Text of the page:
Sports betting has likely been around for thousands of years, based on what we know about the sports practices of past civilizations. Betting is simply an extension of the natural human tendency toward competition. Sports betting, however, has reached new heights in modern live casinos that our forefathers could never have dreamed of.
One of the earliest sports in the US to allow betting was horse racing. The national fascination with horse racing began to soar shortly after the end of the Civil War. Baseball betting has been around since the founding of the National League in 1876, when professional baseball was first established. At this time, bookies popped up in every town across the country to take bets from gamblers.
The next logical step for land-based casinos would be to provide sports betting, but this wasn’t the case when casinos first emerged. For a very long time, casino gambling and sports betting were two very different industries.
Sportsbooks in Las Vegas, Nevada
When Nevada became the first U.S. state to establish casinos in 1931, a new era of gambling in the United States began. Although speakeasies (illegal casinos) had been around for some time, the Pair-o-Dice Club in Las Vegas is considered the first legal casino in the United States. It took more than 40 years, despite the obvious compatibility between sports betting and casino games.
Las Vegas did not have its first legitimate sportsbooks until the 1950s. These establishments, known as “turf clubs” at the time, existed separately from casinos. In reality, there was an unspoken pact between the gambling establishments and the turf clubs to stay out of one other’s way. The 10% tax rate on turf clubs was reduced to 2% in 1974. Because of this, in 1975 the manager of the Stardust Casino & Hotel (Frank Rosenthal) successfully lobbied local lawmakers to legalize sports betting within casinos.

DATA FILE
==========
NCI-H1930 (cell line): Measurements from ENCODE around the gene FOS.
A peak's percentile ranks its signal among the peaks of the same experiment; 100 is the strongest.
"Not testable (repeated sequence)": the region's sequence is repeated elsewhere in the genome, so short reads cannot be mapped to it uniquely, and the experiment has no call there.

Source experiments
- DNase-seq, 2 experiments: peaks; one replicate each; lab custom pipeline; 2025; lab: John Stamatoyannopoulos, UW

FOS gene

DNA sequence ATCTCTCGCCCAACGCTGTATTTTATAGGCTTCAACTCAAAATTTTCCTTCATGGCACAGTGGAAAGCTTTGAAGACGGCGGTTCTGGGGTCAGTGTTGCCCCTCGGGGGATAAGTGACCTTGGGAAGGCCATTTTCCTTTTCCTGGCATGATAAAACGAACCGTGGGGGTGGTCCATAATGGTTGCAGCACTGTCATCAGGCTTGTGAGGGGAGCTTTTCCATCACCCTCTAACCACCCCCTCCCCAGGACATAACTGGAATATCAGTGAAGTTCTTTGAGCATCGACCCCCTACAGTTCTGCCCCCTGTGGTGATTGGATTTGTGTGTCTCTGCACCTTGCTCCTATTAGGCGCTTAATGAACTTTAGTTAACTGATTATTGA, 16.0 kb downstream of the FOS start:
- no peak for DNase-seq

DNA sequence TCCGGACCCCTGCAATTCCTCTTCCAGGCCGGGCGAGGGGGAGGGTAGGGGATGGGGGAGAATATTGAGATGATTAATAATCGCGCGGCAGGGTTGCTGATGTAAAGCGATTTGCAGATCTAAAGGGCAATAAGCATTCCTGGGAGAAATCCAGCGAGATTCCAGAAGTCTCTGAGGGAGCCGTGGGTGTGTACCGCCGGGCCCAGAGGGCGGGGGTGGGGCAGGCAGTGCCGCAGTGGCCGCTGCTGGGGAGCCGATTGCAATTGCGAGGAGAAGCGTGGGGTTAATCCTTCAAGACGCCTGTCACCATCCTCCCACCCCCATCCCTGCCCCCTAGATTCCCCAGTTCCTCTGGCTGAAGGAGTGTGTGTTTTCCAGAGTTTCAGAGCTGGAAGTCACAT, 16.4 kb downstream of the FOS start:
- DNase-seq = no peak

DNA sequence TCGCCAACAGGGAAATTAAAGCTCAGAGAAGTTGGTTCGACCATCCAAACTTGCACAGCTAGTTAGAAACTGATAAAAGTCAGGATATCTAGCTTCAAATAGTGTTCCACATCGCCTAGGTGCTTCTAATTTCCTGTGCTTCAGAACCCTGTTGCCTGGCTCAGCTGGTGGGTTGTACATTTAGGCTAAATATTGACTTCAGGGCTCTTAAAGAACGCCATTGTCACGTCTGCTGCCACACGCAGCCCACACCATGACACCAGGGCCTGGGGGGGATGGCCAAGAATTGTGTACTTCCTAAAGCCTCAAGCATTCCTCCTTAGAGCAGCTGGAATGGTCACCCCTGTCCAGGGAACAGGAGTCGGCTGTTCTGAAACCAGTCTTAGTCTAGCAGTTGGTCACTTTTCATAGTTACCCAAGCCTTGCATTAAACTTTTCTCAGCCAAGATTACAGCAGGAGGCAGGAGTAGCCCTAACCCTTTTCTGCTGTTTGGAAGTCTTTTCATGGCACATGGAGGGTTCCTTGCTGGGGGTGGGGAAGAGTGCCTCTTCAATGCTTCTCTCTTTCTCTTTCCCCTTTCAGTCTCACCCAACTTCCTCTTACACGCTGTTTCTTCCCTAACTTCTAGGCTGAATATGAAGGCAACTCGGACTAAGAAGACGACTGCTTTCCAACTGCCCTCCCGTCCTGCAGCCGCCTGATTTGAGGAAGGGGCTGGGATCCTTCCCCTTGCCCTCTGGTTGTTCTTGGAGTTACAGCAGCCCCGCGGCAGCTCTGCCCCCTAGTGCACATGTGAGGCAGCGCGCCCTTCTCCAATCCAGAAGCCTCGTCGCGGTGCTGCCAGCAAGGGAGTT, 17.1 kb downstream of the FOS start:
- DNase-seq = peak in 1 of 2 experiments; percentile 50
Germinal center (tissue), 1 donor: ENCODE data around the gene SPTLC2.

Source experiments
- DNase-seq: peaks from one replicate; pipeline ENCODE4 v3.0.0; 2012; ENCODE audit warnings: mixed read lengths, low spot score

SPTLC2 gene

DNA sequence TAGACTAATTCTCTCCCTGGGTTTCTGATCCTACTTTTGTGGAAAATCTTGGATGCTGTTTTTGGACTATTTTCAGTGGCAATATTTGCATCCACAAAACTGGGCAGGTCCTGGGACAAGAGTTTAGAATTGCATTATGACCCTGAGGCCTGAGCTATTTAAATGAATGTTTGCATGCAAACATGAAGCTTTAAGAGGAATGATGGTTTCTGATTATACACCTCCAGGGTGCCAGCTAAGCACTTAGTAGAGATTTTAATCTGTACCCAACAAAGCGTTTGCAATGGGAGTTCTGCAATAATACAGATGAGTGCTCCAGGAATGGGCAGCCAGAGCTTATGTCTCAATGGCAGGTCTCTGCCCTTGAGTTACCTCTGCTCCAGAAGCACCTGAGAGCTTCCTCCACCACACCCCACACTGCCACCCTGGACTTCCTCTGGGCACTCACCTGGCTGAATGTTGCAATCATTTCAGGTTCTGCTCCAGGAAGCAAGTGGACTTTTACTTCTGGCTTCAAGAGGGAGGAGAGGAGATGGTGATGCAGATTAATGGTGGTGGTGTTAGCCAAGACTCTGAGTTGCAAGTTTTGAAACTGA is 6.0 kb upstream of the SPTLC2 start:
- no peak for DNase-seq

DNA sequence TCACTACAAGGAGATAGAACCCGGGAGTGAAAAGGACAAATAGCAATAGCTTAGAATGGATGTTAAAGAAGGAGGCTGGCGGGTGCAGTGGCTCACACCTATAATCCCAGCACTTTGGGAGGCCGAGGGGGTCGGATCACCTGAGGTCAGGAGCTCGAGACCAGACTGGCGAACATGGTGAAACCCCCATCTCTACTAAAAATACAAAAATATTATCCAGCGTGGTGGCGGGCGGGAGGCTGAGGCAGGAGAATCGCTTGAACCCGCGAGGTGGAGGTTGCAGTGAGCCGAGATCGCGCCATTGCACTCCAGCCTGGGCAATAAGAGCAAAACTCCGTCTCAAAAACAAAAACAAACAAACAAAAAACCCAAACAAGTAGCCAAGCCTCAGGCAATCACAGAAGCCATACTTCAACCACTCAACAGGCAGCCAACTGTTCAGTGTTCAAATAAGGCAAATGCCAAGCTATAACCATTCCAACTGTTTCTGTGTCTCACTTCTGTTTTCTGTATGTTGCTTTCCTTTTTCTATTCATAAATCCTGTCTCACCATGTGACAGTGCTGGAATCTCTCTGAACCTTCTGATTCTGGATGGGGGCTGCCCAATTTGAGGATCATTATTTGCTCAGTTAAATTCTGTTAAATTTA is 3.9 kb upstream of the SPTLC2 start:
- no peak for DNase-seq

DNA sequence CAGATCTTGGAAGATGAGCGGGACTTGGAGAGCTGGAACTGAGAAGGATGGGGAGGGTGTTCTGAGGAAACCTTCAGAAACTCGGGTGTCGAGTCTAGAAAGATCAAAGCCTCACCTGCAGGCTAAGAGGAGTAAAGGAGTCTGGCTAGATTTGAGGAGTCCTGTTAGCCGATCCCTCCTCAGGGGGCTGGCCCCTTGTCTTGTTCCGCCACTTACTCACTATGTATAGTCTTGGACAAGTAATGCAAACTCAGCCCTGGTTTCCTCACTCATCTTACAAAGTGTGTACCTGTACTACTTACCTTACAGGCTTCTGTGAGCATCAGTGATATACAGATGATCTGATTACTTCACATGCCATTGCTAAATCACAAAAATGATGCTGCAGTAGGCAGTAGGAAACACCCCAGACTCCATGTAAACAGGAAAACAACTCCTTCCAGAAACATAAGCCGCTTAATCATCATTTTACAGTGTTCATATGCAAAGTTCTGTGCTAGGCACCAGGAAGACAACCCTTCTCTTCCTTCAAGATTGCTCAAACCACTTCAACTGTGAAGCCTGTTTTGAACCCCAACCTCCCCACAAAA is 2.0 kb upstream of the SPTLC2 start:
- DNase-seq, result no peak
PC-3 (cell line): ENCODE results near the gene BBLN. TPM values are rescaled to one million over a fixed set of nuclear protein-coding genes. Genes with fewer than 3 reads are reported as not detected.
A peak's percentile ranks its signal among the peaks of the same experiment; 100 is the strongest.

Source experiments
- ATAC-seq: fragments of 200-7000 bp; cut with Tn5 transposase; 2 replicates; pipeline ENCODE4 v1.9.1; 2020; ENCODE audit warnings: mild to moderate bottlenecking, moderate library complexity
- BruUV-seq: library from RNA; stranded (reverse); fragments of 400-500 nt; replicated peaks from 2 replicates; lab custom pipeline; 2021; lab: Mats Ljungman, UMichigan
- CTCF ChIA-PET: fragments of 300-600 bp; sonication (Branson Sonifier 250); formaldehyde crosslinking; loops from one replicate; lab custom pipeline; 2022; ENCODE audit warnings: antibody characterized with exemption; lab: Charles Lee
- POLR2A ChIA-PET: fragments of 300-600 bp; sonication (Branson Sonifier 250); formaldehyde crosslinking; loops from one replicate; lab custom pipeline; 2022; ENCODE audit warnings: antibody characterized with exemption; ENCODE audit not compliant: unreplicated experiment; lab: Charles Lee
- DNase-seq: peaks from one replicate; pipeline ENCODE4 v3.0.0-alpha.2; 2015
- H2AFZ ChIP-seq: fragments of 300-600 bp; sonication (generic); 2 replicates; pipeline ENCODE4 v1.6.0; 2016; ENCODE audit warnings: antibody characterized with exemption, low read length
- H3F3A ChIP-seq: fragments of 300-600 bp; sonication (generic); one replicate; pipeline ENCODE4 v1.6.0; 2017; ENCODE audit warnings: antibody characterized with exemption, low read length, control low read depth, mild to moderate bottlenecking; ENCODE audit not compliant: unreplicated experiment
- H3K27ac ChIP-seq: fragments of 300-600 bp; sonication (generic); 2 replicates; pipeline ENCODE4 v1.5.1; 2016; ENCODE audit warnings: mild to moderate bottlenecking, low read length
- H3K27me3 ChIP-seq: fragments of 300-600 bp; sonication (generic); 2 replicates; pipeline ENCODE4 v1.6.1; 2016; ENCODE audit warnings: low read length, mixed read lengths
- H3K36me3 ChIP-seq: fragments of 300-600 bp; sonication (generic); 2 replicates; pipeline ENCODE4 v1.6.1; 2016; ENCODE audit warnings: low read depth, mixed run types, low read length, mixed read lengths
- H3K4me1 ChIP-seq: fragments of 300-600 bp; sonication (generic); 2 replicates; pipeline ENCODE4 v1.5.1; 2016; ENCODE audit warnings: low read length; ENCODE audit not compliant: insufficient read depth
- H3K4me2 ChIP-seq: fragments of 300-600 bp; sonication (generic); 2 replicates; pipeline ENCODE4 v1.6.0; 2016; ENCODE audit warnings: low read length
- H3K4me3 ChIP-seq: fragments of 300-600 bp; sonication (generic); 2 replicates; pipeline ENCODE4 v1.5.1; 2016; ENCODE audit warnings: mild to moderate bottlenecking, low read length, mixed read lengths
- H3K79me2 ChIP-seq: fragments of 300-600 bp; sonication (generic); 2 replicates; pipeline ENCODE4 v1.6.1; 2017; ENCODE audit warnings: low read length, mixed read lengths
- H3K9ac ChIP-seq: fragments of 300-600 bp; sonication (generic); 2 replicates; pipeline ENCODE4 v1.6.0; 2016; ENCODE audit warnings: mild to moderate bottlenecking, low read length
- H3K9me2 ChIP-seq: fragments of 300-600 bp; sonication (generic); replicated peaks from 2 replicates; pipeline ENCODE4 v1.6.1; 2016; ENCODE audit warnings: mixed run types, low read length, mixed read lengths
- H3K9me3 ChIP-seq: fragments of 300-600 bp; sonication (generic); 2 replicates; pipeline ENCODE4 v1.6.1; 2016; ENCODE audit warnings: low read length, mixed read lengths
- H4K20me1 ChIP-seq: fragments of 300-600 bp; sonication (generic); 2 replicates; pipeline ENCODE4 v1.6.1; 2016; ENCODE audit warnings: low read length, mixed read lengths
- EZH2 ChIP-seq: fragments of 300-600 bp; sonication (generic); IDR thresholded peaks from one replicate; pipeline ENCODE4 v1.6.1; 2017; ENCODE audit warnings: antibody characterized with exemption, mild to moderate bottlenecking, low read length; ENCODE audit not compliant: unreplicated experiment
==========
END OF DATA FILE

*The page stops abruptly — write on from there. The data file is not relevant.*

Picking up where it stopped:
After that, every major casino in Las Vegas opened their own sportsbooks, spelling the end for the turf clubs. Over 150 legal sportsbooks are now operating in the US. Furthermore, the black market for sports betting in the United States is substantial. Nobody knows how much money is wagered on illegal sports betting.
Gambling on Sports in American Casinos Nevada and Montana are the only two states that allow sports betting at this time. Only two other states in the United States, Delaware and Oregon, are allowed to legalize sports betting under current federal law.
Several New Jersey state representatives have been pushing for years to make sports betting in Atlantic City legal. The current economic climate has been devastating for Atlantic City’s casinos, prompting calls for legalization. The political system has been hesitant to adapt to new realities, as it so frequently is.
Online sports betting is rapidly becoming the main forum for sports betting today, despite being viewed as quasi-illegal in the United States. The legality of online sports betting is far too complex to be covered in a single post (I could write a small book on the subject), but to summarize: the regulations can be interpreted in different ways, and there is little enforcement at the individual level. No one knows for sure, but the overall handle of online sports betting is likely to be in the billions of dollars.
Betting on sporting events is here to stay, both in the United States and internationally. Even if the law changes, individuals will still want to wager on sporting events. Repeated experience has shown us that prohibitions are ineffective and rarely beneficial. There will be sportsbooks and gamblers for as long as there are humans on Earth.